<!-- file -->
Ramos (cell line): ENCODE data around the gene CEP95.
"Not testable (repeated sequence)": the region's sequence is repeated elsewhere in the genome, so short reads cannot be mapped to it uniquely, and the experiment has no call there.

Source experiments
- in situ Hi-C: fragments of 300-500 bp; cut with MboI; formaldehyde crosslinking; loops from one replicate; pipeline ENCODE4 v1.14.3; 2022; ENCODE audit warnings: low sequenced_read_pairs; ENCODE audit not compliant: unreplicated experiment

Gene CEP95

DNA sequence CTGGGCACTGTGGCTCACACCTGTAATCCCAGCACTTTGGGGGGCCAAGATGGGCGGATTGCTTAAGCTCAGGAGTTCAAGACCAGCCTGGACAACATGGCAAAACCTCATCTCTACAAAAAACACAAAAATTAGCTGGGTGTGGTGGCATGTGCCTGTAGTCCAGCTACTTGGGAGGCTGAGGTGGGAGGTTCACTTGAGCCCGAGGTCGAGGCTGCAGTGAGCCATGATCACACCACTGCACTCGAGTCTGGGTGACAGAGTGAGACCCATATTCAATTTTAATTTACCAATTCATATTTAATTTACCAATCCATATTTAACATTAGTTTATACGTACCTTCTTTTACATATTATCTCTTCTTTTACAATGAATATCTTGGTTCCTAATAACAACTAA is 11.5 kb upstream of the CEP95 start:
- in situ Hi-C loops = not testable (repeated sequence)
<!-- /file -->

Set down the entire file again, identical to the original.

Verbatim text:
Ramos (cell line): ENCODE data around the gene CEP95.
"Not testable (repeated sequence)": the region's sequence is repeated elsewhere in the genome, so short reads cannot be mapped to it uniquely, and the experiment has no call there.

Source experiments
- in situ Hi-C: fragments of 300-500 bp; cut with MboI; formaldehyde crosslinking; loops from one replicate; pipeline ENCODE4 v1.14.3; 2022; ENCODE audit warnings: low sequenced_read_pairs; ENCODE audit not compliant: unreplicated experiment

Gene CEP95

DNA sequence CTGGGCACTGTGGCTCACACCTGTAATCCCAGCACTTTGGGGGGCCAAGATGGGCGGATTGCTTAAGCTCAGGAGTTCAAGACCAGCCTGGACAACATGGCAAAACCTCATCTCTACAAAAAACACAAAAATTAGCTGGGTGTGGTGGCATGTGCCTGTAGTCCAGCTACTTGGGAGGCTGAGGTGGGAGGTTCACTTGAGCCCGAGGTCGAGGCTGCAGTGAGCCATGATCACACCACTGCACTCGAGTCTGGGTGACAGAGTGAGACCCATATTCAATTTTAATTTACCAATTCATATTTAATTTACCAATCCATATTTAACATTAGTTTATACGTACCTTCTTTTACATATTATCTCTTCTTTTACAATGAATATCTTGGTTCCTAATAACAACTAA is 11.5 kb upstream of the CEP95 start:
- in situ Hi-C loops = not testable (repeated sequence)